It’s the base XE that is poorly equipped. It doesn’t even get wheel caps and the hard, black interiors make it better suited for taxi duty. But even this basic model comes with ABS and a driver airbag.
ENGINE, GEARBOX & PERFORMANCE
The Sunny’s 1.5-litre, twin-cam, 16-valve petrol motor (codename: HR15) makes a decent 97bhp and 13.6kgm of torque. Down from 1.6 litres as in other markets, this 1.5 also has only one injector per cylinder, as opposed to two. But because it doesn’t have much mass to move, you will find it performs more than adequately. Its 12.6sec 0-100kph time is no match for a Honda City or a Toyota Etios, but isn’t too far off a VW Vento’s and you can see this in the way it drives. The 1498cc motor’s almost ‘square’ cylinder dimensions work at making part-throttle responses peppy and giving it decent mid-range and top-end power. The best bit about this engine is how well it pulls from low speeds, which makes city driving quite a breeze.
Power delivery is quite linear all the way to the 6500rpm redline, but isn’t as smooth or willing to be revved as, say, a 1.5-litre Honda City motor. It gets quite thrashy past 5000rpm and the Sunny works best when you upshift early and use the engine’s good part-throttle responses and excellent low-rpm performance to get you to speed. It’s easy enough to maintain cruising speeds, and overtaking doesn’t require too much downshifting.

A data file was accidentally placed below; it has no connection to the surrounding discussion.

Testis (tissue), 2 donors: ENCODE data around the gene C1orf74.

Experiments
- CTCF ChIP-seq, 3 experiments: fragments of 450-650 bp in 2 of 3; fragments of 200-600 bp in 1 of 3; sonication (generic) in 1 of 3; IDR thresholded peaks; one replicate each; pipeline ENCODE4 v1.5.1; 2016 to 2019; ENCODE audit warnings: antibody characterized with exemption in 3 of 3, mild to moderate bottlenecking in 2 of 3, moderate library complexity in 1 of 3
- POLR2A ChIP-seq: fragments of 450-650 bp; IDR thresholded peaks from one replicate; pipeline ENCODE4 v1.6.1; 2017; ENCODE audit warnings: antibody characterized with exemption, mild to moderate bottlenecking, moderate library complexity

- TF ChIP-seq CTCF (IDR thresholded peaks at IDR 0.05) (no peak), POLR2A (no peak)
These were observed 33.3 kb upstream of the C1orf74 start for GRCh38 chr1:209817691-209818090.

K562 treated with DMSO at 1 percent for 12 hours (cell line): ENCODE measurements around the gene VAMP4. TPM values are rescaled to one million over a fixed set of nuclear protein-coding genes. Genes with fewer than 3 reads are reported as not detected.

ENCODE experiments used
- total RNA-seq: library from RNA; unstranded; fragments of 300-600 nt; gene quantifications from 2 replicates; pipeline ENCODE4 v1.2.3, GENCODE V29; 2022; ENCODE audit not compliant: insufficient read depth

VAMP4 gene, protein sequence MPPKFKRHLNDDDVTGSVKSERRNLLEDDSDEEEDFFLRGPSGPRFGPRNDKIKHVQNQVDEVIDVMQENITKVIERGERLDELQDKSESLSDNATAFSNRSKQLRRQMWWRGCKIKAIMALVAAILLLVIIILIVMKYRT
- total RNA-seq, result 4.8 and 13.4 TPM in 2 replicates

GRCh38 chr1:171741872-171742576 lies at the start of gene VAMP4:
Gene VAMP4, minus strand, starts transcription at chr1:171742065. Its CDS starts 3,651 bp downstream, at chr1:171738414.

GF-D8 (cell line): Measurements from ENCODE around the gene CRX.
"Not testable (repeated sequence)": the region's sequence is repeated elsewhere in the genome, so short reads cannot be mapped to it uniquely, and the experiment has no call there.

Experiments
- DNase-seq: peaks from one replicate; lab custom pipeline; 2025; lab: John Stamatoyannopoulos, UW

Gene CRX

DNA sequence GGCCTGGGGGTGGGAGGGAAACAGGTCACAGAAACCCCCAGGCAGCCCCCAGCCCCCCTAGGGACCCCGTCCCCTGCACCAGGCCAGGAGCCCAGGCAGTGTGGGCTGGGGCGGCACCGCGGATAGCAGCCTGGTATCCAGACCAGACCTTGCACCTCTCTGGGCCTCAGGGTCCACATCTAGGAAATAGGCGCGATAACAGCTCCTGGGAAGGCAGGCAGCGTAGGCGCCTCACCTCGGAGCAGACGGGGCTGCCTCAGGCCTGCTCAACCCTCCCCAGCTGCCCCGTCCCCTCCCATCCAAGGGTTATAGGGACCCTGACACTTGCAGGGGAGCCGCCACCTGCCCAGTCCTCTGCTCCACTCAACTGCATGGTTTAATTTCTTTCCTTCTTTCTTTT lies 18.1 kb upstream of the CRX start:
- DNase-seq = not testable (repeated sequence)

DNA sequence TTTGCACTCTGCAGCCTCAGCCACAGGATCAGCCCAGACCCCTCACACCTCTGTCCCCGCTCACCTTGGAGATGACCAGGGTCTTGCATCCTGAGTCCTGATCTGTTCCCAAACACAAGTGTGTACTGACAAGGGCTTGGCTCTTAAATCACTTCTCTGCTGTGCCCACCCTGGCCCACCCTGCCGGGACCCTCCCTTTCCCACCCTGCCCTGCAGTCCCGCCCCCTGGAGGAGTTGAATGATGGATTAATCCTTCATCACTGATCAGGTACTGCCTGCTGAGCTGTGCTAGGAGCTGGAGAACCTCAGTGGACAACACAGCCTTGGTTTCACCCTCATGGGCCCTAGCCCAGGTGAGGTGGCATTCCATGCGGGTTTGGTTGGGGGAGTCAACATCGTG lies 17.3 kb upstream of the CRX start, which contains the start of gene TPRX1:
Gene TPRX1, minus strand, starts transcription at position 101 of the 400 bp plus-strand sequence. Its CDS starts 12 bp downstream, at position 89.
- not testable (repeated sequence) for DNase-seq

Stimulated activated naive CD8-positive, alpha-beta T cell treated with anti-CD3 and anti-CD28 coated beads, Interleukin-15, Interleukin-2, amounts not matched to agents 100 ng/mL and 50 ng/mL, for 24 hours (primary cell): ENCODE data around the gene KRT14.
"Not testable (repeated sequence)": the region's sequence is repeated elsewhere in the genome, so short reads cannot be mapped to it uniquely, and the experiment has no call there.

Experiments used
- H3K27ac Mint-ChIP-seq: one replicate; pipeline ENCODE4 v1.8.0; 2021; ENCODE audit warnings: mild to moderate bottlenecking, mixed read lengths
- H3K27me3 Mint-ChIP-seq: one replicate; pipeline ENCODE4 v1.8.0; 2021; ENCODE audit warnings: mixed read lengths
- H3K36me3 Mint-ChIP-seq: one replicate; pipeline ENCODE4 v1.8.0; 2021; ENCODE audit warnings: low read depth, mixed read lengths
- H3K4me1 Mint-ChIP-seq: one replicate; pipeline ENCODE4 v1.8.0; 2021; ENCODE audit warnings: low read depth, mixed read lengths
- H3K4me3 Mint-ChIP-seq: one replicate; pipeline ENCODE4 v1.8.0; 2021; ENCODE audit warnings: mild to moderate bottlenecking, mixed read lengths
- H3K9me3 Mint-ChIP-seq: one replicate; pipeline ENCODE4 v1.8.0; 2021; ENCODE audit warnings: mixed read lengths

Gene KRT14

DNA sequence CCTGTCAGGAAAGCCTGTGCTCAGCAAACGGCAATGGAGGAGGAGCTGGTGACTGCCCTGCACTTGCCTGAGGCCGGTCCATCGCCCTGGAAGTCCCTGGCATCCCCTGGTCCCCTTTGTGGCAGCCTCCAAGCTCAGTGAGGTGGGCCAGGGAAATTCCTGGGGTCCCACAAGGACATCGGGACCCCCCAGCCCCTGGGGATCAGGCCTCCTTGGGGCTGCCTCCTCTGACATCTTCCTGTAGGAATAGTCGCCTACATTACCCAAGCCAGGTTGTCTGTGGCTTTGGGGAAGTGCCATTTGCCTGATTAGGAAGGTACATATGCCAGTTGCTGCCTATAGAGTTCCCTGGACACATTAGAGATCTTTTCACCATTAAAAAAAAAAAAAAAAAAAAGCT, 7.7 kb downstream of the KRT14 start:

The five-speed manual gearbox has a well-judged set of ratios, but the gearshift feels a bit notchy and there’s a fair bit of transmission whine as well. However, the clutch is light and this takes some effort off the gearshifts.
As for fuel efficiency, it sipped a litre to travel 11.5km in the city, and 16.4km on the highway, and that’s better than a Honda City.
RIDE & HANDLING
The Sunny isn’t a car that will engage the keen driver. Though it has decent body control, it simply doesn’t have the sharp steering, the grip or a combination of these and it’s certainly not a car that enjoys being hustled. It displays good stability at speed and handling is very safe and predictable, with no nasty surprises. As a family car, meant for sedate driving, the light, extremely twirlable steering and easy controls make it a stress-free car to drive in the city.
As for the ride, it is jiggly at low speeds and not very adept at handling sharp bumps, and you can feel the suspension thump through the light body. However, as you go faster, it settles down to offer a fairly flat and consistent ride.
Also watch: Nissan Sunny video review
Renault Lodgy long term review, final report
2017 Audi A3 facelift review, test drive
Hyundai Creta long term review, final report
2017 Honda City facelift review, test drive
2017 Volvo V90 Cross Country review, test drive
Issue: 210 | Autocar India: February 2017